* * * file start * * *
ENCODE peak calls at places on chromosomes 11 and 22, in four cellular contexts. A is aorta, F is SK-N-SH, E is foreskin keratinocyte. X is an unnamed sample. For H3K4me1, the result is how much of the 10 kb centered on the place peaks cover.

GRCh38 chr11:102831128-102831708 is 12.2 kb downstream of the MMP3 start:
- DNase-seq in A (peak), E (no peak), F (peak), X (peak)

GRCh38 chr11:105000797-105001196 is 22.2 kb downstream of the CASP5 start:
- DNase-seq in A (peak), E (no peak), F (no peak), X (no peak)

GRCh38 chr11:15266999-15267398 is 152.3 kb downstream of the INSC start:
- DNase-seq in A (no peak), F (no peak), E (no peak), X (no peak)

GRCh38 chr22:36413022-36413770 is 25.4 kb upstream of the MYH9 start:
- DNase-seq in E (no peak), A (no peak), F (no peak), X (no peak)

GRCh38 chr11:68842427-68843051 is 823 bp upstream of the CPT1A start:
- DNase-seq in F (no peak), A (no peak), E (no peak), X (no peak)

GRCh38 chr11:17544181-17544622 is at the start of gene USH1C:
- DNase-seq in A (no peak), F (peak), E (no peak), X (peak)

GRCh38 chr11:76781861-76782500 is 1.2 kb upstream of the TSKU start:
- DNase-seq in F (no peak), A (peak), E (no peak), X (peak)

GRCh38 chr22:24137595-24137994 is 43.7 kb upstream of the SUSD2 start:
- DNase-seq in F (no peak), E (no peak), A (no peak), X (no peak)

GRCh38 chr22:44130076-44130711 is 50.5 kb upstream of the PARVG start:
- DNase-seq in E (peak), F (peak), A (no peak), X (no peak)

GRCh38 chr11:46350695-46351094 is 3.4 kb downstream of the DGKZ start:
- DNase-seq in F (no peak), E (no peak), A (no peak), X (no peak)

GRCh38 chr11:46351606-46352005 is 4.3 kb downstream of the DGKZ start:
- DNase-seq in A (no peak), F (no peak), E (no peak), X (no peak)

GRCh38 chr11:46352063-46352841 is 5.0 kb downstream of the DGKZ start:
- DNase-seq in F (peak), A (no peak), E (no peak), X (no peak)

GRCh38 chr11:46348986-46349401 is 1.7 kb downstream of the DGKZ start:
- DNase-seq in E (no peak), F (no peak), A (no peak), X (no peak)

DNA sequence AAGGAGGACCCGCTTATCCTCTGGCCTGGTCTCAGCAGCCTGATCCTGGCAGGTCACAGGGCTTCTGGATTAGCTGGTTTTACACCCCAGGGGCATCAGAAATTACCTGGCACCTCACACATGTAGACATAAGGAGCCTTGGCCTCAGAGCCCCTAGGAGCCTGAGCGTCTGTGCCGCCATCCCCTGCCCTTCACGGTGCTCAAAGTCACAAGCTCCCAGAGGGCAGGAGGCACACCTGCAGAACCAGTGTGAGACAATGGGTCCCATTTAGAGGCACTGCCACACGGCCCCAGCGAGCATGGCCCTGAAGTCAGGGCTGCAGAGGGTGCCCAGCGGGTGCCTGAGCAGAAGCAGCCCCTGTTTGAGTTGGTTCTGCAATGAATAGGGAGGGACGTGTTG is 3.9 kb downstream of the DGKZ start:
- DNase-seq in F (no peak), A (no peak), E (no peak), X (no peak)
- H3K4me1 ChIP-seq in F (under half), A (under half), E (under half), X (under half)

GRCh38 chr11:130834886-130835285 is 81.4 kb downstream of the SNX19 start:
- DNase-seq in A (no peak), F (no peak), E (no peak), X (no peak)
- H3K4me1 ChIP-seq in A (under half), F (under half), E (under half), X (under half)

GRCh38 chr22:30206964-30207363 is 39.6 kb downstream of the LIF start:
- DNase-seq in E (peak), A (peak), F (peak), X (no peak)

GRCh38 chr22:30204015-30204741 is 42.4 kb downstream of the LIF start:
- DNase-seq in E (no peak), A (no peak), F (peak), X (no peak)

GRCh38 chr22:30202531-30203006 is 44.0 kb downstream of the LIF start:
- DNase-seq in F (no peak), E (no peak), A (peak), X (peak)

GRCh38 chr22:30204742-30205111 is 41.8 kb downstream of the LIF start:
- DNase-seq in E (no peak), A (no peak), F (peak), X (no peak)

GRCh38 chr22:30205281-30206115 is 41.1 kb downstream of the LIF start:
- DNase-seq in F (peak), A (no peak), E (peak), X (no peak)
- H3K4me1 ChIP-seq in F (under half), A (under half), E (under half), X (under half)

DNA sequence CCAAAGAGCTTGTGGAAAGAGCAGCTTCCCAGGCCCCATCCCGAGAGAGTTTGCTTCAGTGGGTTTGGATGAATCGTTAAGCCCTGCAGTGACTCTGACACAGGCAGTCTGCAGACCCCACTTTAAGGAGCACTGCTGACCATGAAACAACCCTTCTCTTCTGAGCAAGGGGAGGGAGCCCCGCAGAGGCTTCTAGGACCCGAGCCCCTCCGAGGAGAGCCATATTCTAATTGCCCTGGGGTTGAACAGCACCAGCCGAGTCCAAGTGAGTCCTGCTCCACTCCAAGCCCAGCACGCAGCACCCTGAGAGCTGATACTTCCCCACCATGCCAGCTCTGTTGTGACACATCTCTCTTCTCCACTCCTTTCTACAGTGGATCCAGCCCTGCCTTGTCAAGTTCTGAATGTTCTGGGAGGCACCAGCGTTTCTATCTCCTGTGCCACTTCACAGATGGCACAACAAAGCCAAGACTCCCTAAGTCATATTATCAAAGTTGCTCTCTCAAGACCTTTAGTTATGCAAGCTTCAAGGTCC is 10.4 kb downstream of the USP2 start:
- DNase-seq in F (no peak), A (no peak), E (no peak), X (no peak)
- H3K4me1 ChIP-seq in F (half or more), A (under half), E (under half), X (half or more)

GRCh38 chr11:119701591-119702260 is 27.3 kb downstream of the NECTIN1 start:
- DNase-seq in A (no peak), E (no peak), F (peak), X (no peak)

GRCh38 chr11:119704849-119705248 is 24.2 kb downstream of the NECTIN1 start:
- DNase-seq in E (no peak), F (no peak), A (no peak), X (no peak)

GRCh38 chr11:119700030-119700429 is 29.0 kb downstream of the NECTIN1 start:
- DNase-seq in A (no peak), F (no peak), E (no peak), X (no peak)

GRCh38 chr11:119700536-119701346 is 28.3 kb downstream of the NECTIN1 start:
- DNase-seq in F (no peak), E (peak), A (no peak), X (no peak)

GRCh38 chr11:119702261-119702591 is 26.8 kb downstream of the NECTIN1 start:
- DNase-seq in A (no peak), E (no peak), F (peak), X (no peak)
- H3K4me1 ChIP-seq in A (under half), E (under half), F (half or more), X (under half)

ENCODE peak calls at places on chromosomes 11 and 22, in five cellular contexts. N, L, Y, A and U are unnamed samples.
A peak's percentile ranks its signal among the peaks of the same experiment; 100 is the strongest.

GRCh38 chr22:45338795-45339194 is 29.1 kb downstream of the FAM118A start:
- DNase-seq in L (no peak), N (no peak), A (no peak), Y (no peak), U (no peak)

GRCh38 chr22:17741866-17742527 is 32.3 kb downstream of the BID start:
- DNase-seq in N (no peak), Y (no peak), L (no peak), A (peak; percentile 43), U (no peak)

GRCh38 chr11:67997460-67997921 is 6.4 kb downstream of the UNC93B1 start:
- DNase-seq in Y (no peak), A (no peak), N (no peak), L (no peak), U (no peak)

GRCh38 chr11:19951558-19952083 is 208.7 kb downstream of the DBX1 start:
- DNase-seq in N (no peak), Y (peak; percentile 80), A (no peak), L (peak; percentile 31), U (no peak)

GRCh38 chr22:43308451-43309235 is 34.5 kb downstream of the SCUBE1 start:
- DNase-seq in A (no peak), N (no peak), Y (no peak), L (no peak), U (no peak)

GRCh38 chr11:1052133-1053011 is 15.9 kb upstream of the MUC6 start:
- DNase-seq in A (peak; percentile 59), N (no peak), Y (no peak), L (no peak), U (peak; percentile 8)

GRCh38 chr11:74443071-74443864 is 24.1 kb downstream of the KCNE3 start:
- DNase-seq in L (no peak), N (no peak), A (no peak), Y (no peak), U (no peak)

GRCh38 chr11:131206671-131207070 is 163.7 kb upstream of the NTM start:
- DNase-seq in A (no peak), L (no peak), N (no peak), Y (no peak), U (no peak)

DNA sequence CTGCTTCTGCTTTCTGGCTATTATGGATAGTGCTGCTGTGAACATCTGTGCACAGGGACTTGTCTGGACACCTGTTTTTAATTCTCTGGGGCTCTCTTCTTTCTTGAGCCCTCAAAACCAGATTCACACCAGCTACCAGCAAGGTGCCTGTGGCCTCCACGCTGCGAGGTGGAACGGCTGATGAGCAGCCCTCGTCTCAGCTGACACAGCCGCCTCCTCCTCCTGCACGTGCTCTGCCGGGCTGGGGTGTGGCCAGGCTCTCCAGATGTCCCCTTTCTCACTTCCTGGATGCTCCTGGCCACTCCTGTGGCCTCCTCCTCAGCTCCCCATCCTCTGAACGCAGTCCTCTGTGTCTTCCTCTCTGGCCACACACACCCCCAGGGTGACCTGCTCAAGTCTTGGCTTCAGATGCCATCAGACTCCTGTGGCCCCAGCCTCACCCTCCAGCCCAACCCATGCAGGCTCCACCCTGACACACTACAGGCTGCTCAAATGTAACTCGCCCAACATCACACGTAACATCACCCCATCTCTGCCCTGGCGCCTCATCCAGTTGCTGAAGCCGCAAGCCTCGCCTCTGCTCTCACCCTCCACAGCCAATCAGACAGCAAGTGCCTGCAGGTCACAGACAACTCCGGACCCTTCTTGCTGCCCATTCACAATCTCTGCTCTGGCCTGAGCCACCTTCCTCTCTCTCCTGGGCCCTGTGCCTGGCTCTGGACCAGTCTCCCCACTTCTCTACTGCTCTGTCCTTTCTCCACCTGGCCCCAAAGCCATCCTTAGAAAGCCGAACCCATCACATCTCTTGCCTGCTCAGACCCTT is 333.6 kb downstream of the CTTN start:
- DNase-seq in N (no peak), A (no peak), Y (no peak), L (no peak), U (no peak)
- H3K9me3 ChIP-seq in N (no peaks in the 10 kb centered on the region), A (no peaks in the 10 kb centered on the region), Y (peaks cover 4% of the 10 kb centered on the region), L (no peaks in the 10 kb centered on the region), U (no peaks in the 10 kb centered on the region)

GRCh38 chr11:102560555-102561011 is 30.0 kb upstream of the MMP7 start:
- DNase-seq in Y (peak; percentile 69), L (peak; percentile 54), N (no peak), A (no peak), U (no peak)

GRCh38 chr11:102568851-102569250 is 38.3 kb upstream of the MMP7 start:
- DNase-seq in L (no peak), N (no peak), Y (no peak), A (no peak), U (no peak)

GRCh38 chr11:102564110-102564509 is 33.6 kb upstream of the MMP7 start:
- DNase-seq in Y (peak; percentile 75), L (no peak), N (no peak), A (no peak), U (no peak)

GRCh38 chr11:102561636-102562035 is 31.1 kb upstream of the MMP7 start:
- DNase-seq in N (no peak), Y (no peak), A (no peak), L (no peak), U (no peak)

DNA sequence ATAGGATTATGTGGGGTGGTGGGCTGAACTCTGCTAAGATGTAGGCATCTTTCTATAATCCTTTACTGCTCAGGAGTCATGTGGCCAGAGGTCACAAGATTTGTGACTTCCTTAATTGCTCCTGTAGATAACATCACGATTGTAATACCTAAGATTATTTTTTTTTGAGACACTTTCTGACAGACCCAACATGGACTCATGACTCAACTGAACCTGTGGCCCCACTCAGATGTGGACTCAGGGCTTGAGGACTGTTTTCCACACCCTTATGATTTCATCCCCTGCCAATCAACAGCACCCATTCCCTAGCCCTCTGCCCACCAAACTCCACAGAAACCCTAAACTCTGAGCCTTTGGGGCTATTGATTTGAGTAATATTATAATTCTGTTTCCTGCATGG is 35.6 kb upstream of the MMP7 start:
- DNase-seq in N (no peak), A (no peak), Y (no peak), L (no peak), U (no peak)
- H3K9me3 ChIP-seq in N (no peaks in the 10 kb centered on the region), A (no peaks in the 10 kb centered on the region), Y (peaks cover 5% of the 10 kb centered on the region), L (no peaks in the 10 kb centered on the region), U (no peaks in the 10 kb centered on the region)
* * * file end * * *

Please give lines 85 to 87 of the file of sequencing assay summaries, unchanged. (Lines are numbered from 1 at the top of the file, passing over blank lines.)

- DNase-seq in Y (peak; percentile 75), L (no peak), N (no peak), A (no peak), U (no peak)

GRCh38 chr11:102561636-102562035 is 31.1 kb upstream of the MMP7 start:
- DNase-seq in N (no peak), Y (no peak), A (no peak), L (no peak), U (no peak)